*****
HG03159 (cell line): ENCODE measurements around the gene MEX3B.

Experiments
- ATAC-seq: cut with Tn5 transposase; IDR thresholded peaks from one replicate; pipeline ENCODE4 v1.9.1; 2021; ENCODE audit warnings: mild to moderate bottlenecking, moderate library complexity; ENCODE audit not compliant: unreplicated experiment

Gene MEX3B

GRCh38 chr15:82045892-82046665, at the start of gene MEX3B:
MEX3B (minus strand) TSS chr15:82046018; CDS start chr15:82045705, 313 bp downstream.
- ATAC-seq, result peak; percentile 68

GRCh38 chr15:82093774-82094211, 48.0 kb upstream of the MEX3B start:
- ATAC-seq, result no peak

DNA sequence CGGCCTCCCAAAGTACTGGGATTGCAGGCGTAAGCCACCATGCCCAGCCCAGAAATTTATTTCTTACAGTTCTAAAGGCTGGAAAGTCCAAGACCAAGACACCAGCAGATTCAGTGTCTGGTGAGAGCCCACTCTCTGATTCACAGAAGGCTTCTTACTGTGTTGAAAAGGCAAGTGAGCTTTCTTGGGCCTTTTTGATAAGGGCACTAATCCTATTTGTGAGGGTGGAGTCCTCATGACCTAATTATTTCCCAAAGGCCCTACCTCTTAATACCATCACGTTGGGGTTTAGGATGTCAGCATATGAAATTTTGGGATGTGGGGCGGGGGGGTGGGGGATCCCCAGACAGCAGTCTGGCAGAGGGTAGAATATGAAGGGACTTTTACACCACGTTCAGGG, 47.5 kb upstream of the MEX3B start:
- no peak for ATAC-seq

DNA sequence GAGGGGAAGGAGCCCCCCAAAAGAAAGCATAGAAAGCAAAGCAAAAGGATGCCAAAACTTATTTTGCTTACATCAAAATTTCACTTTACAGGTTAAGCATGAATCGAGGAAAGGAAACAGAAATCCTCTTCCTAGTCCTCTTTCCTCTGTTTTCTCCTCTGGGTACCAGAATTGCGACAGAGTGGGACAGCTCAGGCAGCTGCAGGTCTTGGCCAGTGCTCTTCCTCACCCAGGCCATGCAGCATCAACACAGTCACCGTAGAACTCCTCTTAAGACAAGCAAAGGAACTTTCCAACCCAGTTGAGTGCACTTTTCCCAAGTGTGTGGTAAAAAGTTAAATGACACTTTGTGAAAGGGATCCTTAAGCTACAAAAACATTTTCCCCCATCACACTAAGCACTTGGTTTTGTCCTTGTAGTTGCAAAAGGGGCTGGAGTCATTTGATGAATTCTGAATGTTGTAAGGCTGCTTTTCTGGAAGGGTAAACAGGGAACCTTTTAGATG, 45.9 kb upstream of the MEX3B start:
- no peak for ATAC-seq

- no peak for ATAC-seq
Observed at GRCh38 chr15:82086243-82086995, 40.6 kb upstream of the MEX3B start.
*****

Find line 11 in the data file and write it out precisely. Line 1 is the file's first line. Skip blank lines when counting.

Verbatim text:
- no peak for ATAC-seq